Some 30 Million Jobs that Pay an Average of $55,000 Don’t Require Bachelor’s Degrees

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Some 30 Million Jobs that Pay an Average of $55,000 Don’t Require Bachelor’s Degrees
USERPosted by Joan
DATE On April 30, 2018
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Some 30 Million jobs in the US that pay an average of $55,000 per year don’t require bachelor’s degrees.1
 
Many careers that do not require bachelor's degrees are in desperate need of qualified candidates. For example, between 2016 and 2026, the Bureau of Labor Statistics estimates that job growth for:

  • Construction managers will grow by eleven percent .2
  • Veterinary technologist and technician jobs are expected to increase by a whopping twenty percent during this period!3
  • Electricians will grow by nine percent.
  • Computer Numerically Controlled Machine Tool Programmers, Metal and Plastic by sixteen percent5  
  • Welders, Cutters, Solderers, and Brazers will grow by six percent.6

 
As you can see, there are many rewarding careers that can save you the time and tuition spent on a traditional college degree. 
 
Rockford Career College specializes in helping students develop the necessary skills for the trades. We offer numerous programs that can be completed in as little as ten months! Our staff works tirelessly to bring students financial aid options, excellent instruction, externships with local employers, and career services assistance. With our tools and your determination, you can be ready for whichever career you choose.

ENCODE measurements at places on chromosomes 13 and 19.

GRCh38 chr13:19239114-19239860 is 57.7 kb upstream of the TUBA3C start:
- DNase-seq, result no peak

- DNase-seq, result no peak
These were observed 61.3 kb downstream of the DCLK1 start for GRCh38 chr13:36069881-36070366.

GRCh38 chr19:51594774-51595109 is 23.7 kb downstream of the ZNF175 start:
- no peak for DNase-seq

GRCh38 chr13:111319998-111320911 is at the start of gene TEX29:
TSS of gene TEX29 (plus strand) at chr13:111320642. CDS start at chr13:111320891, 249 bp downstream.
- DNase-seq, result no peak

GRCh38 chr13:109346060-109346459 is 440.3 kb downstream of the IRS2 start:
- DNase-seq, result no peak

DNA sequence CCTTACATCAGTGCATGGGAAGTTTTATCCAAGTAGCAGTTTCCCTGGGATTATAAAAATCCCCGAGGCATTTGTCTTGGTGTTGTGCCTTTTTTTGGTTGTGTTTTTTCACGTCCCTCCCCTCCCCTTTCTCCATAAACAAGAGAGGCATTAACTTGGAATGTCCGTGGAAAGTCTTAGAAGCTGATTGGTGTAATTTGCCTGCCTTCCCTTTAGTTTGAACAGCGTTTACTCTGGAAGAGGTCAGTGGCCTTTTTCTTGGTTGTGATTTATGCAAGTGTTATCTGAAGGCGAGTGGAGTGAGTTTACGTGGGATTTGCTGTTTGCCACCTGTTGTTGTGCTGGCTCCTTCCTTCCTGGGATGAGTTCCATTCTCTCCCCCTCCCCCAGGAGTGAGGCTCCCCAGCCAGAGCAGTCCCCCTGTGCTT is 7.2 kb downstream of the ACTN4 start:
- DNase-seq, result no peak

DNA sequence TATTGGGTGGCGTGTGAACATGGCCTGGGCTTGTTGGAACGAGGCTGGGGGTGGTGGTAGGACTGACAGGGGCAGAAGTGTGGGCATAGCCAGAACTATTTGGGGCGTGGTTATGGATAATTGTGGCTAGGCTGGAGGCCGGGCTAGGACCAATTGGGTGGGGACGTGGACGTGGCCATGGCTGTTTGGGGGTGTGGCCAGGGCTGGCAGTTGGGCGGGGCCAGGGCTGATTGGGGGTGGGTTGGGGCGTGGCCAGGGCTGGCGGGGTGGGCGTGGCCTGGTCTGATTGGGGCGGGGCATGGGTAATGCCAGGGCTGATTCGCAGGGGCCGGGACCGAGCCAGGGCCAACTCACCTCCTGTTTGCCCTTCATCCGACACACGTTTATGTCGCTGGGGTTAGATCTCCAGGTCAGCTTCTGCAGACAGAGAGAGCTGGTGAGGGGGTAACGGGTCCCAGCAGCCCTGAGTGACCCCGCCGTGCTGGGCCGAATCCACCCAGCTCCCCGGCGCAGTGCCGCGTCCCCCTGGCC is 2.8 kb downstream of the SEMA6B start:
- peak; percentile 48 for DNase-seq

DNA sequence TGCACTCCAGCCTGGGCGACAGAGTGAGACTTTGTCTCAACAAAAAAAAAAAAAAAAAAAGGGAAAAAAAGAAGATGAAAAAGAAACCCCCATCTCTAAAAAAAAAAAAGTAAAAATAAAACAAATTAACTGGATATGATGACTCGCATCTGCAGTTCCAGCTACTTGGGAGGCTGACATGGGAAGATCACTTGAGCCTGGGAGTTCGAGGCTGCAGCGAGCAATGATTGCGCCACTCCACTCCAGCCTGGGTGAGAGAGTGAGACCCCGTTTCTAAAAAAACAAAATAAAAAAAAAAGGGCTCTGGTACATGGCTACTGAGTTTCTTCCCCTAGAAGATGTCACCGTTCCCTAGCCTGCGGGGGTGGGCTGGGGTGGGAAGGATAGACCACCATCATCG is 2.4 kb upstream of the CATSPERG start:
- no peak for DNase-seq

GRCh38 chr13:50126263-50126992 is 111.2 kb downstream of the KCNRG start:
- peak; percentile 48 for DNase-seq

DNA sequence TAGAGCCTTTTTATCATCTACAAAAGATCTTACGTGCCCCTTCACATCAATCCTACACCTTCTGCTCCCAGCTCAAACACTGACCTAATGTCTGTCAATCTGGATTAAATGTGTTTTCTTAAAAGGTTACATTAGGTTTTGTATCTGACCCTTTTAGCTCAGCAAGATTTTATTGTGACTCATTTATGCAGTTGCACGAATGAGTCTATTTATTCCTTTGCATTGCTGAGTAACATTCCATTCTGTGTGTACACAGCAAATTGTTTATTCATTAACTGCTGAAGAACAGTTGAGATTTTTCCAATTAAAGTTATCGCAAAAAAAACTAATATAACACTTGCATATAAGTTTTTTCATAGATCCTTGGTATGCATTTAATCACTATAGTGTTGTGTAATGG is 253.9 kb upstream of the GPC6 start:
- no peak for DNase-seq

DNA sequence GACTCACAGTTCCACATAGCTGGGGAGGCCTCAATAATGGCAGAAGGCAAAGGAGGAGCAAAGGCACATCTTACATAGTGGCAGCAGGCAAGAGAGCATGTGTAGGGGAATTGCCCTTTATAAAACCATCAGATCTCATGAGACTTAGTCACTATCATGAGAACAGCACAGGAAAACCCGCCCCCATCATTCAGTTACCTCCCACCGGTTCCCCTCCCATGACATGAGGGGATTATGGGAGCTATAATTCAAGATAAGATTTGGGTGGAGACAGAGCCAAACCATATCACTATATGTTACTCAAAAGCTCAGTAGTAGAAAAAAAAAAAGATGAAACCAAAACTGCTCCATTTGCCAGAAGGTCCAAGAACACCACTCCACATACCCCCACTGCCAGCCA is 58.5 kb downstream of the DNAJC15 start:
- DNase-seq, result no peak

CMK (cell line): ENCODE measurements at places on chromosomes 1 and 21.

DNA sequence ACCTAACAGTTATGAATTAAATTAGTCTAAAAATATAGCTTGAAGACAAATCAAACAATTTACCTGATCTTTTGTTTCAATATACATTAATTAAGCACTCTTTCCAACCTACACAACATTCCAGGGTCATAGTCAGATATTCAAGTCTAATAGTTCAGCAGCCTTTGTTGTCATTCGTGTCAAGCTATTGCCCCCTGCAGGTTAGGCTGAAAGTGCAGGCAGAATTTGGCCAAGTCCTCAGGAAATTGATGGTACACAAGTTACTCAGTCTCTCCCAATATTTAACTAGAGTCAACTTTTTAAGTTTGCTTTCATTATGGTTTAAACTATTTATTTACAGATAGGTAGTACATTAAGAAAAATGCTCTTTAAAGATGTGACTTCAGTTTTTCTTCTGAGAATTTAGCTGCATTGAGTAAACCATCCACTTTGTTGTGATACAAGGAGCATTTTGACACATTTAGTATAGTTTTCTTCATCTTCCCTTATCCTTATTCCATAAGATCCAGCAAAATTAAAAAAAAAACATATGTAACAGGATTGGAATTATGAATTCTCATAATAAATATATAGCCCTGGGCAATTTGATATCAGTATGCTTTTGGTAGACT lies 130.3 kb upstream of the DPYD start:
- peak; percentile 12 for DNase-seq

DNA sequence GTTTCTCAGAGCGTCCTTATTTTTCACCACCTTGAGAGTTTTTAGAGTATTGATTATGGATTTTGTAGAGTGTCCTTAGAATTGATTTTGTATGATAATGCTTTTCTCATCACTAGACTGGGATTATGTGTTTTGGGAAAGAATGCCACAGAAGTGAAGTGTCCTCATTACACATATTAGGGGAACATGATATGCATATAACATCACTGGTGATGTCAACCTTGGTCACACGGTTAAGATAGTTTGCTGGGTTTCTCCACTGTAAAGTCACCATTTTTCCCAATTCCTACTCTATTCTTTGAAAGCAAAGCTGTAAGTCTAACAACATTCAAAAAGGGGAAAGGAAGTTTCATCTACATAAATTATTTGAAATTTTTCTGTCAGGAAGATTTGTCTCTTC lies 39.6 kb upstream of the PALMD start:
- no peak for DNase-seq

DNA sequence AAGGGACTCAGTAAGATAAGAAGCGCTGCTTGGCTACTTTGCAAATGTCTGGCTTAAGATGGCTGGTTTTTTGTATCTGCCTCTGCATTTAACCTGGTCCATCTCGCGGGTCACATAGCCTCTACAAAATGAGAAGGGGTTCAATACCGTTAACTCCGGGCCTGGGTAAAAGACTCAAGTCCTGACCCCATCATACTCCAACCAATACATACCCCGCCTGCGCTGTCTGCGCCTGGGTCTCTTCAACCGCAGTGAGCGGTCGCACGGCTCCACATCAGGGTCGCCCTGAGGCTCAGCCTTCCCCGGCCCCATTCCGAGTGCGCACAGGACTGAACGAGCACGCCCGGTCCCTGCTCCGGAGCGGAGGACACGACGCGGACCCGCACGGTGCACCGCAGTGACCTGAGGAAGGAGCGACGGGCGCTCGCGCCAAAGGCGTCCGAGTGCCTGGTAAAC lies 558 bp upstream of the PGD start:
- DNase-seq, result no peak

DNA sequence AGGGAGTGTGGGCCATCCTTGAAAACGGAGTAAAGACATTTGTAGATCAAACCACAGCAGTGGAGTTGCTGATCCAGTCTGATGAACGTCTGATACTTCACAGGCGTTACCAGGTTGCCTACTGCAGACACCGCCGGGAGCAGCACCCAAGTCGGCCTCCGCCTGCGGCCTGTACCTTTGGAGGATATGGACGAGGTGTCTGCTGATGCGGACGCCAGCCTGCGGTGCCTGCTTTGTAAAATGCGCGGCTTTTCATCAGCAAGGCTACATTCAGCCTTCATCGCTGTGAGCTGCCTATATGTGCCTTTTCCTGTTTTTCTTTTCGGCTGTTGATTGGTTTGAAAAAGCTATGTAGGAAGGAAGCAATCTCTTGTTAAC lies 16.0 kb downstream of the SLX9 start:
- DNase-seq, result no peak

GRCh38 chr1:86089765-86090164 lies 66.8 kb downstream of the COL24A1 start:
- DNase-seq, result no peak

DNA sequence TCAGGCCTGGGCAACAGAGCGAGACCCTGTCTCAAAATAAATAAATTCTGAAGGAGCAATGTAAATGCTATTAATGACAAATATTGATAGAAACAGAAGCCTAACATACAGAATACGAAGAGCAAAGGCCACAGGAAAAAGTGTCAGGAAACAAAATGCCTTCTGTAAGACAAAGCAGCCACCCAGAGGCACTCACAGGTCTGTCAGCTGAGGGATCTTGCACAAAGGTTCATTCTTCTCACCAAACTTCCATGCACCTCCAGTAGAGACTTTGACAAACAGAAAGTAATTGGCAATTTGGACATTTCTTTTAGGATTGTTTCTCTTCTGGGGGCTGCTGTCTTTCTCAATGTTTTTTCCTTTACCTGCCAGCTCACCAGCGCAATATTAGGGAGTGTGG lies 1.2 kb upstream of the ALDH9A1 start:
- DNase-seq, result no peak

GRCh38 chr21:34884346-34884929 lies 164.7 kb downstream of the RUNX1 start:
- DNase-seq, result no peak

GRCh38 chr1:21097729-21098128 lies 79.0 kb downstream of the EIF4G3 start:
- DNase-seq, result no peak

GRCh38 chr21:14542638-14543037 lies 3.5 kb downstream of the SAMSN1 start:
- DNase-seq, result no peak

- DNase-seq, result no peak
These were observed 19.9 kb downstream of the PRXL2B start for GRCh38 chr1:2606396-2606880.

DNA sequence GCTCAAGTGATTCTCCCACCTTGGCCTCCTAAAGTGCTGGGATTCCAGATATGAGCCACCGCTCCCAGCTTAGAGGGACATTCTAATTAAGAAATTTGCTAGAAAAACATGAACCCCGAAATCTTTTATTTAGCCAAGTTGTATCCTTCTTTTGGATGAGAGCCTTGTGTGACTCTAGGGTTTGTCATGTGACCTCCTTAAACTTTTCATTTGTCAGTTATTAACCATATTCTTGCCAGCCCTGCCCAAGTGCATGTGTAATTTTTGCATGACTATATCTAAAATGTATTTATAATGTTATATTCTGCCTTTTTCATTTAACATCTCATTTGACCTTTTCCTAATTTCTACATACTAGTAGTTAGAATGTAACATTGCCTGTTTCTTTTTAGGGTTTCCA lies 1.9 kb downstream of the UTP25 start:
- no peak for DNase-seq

If you have ever been interested in learning a trade, now is the perfect time.  Our programs start every five weeks, so contact us TODAY.  Three ways to contact us:

  • Submit our Request Information form on this page
  • Text 815-345-5842
  • Call 888-680-6682

 
You have what you need to show the world what you can do. The only question left is, are you ready?
 
References:
1High-Paying Trade Jobs Sit Empty, While High School Grads Line Up For University, NPR (formerly National Public Radio), https://www.npr.org/sections/ed/2018/04/25/605092520/high-paying-trade-jobs-sit-empty-while-high-school-grads-line-up-for-university (retrieved  (retrieved April 29, 2018).
2 Bureau of Labor Statistics, U.S. Department of Labor, Occupational Outlook Handbook, Construction Managers, on the Internet at https://www.bls.gov/ooh/management/construction-managers.htm (retrieved April 29, 2018).
3 Bureau of Labor Statistics, U.S. Department of Labor, Occupational Outlook Handbook, Veterinary Technologists and Technicians, on the Internet at https://www.bls.gov/ooh/healthcare/veterinary-technologists-and-technicians.htm (retrieved April 29, 2018).
4 Bureau of Labor Statistics, U.S. Department of Labor, Occupational Outlook Handbook, Electricians, on the Internet at https://www.bls.gov/ooh/construction-and-extraction/electricians.htm
5 Bureau of Labor Statistics, U.S. Department of Labor, Occupational Outlook Handbook, Computer Numerically Controlled Machine Tool Programmers, Metal and Plastic, on the Internet at https://www.bls.gov/ooh/production/metal-and-plastic-machine-workers.htm#tab-6 (retrieved April 29, 2018).
6 Bureau of Labor Statistics, U.S. Department of Labor, Occupational Outlook Handbook, Computer Numerically Controlled Machine Tool Programmers, Metal and Plastic, on the Internet at https://www.bls.gov/ooh/production/welders-cutters-solderers-and-brazers.htm#tab-6 (retrieved April 29, 2018).